The visit focused on investigations involving deaths or serious injuries caused by police and how to liaise with families in these cases, according to emails obtained by Reprieve through freedom of information requests.

Reprieve director Maya Foa said: “It is shocking that Britain paid for Bahrain’s police to learn how to whitewash deaths in custody.

“Bahrain’s police have tortured innocent people like Mohammed Ramadan into confessing falsely to crimes that carry the death penalty and intimidated relatives who try to complain.”

Bahrain regime’s Internet sabotage


This video says about itself:

Bahrain ‘internet curfew’ for village, say activists | Short News

4 August 2016

Summary of news on ‘Bahrain ‘internet curfew’ for village, say activists’.

Source: BBC

From daily The Morning Star in Britain:

Friday 5th August 2016

NIGHTLY disruption of internet access in a district where Shi’ite cleric Sheikh Isa Qassim lives appears deliberate, the Bahrain Watch human rights group said yesterday.

Human rights activists, journalists, Shi’ite leaders and others have been imprisoned or forced into exile in a severe clampdown on dissent in the island which suffers under a despotic Sunni feudal monarchy.

Bahrain Watch suggests that the internet slowdown is intended to disrupt protesters in the Diraz neighbourhood, where they have demonstrated in support of Mr Isa Qassim, who had his citizenship removed in June over government allegations of fanning extremism.

Locals in Diraz have complained that online traffic slows to less than a crawl on mobile phones and some fixed-line internet connections, said Bahrain Watch.

During Bahrain’s 2011 democracy protests, internet traffic in and out of the country dropped by 20 per cent.

Bahraini government officials did not respond to requests for comment.

Bahrain dictatorship jails human rights defender Nabeel Rajab


This video says about itself:

Bahrain re-arrests top human rights activist Nabeel Rajab

13 June 2016

A prominent human rights activist, Nabeel Rajab, has been arrested, his family members said on social media. Rajab led numerous protests during the Arab Spring and repeatedly criticized the Bahraini government on Twitter.

From Human Rights First in the USA:

Time for Washington to Act as U.S. Ally Bahrain Targets Human Rights Defenders

By Brian Dooley

June 13, 2016

Over the last few days the Bahraini government eliminated any remaining doubt about the direction it is moving on human rights.

After forcing prominent dissident Zainab Al Khawaja into exile last week, on Saturday it prevented a group of human rights activists from attending the United Nations Human Rights Council in Geneva, and today took leading human rights defender Nabeel Rajab from his home in an early morning raid.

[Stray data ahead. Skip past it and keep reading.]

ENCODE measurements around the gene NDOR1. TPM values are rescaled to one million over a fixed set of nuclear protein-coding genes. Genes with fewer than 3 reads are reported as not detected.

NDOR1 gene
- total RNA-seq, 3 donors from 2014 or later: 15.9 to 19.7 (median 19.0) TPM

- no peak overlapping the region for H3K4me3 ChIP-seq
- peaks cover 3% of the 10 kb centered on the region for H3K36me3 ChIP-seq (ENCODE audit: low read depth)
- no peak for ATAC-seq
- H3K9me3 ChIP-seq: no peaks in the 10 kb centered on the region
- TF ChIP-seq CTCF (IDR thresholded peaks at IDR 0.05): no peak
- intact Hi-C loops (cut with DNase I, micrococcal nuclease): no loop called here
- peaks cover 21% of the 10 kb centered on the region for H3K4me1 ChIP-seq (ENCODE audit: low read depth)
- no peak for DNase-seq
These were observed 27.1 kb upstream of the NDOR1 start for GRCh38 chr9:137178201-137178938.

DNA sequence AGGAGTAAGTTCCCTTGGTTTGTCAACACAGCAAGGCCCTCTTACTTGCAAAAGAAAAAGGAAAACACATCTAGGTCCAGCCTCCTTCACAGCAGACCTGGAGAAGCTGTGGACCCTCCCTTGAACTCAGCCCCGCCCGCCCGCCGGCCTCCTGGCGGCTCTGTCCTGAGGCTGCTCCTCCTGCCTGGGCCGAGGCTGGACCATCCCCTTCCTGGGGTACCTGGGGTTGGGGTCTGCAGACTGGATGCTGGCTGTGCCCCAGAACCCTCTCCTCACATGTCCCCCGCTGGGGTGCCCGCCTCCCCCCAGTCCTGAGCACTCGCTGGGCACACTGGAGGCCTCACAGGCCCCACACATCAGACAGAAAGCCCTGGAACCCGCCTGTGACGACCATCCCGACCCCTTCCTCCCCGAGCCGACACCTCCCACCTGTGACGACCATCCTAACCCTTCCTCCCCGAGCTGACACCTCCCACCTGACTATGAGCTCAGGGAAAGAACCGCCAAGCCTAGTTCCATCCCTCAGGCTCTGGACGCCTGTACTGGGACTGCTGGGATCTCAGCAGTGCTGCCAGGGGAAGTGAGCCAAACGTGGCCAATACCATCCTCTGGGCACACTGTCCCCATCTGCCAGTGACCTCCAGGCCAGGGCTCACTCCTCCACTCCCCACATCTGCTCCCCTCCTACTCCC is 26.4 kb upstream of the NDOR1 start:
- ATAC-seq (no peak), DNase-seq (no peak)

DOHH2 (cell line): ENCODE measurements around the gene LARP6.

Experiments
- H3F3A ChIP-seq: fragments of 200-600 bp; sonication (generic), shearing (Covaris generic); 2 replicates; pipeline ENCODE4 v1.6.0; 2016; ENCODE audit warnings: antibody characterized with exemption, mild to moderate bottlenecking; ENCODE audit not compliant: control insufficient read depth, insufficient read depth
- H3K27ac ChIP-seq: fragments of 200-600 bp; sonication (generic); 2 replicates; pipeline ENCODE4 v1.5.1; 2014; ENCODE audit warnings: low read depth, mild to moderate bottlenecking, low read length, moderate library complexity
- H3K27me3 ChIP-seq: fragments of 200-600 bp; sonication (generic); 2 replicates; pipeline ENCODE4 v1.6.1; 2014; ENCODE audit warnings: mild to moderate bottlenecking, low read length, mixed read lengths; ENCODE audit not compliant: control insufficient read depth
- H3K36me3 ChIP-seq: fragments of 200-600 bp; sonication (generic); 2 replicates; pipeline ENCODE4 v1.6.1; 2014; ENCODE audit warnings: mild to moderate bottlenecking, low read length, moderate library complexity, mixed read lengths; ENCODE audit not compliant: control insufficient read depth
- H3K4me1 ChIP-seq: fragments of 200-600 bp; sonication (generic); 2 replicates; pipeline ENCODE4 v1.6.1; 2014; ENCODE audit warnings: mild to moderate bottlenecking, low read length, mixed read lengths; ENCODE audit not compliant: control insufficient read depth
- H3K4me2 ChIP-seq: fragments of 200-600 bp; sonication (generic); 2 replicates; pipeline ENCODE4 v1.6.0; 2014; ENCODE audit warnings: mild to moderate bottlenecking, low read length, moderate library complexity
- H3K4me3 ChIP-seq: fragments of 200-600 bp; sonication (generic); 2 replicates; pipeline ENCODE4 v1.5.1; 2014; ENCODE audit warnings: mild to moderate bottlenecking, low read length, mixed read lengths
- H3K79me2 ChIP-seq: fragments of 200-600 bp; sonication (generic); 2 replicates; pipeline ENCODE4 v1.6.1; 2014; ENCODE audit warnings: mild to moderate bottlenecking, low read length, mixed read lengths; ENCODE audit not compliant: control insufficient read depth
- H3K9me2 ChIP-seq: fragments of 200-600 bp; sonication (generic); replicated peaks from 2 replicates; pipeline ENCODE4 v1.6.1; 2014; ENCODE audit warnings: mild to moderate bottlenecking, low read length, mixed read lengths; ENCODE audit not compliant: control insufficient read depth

This latest attack on civil society comes just as the State Department is about to release its long-overdue report on how well the Bahraini regime is doing on implementing human rights reform. It’s hard to see why administration officials missed the February 1 deadline and still haven’t sent the report Congress asked for. The situation isn’t that complicated—the Bahraini authorities have carried out only a small handful of the 26 recommendations they promised to fulfill in 2011, and in recent weeks have intensified their attacks on human rights activists.

Rajab was arrested a few hours ago and is said to be held at Riffa police station. It’s unclear if he will be released, if fresh charges are to be brought against him, or old ones resurrected to put him back in prison. He has been prevented from leaving the country since he was released from jail a year ago.

Over the weekend, half a dozen other activists were also prevented from attending the U.N. Human Rights Council. One of them, Ebtisam Alseagh, told me: “I went to the airport on Saturday the passport officer prevented me from traveling and said I should ask at the Ministry of the Interior. So I went the next day but they said there was no note in their security files preventing me from traveling,” she said. “So a few hours later I tried to leave Bahrain by road via Saudi Arabia but again I was stopped at the border without any explanation.”

Another, Hussain Radhi, told me a similar story: “I went to the airport Saturday night to go to Geneva for the human rights council. The passport officer said I couldn’t travel—he said he couldn’t tell me why. Then Sunday I tried to leave via the causeway to Saudi Arabia and was stopped again. It’s clear the authorities don’t want activists going to Geneva.”

Today the U.N. High Commissioner for Human Rights, Zeid bin Ra’ad Al-Hussain, again criticized Bahrain’s regime for its human rights record, rightly noting that “Repression will not eliminate people’s grievances; it will increase them.”

But Bahrain’s ruling family is clearly past caring what the international community, including its allies in Washington and London, say in statements of concern.

Bahrain’s Foreign Minister Khalid Al Khalifa, a senior royal, dismissed the U.N. High Commissioner’s comments in a tweet that said “We won’t waste our time answering a powerless commissioner.”

Bahrain’s impunity continues also because there are too many American and British officials who are willing to believe evidence of fake reform.

A year ago the State Department even thought it was a good idea to lift holds on arms sales to Bahrain’s military, citing “meaningful progress on human rights.” Such a hopelessly naive analysis does nothing to deter the dictatorship, which earlier this month increased the jail sentence for peaceful opposition leader Shiekh Ali Salman from four to nine years.

What’s clearly needed now are consequences for these repressive acts.

Congress is considering bipartisan legislation which would ban the sale of small arms to Bahrain’s security forces until real human rights reform has been achieved. It won’t solve all Bahrain’s problems but it’s one tangible way for Washington to show it’s finally prepared to stand with Bahrain’s civil society.

Bahrain’s interior ministry announced last week that the ruling Sunni monarchy had decided to strip top Shiite Muslim cleric Ayatollah Isa Qassim of his citizenship. It is part of a broader crackdown on all opposition: here.

A BAHRAIN court issued an order yesterday for the dissolution of the Al-Wefaq opposition group that led 2011’s anti-monarchy protests: here.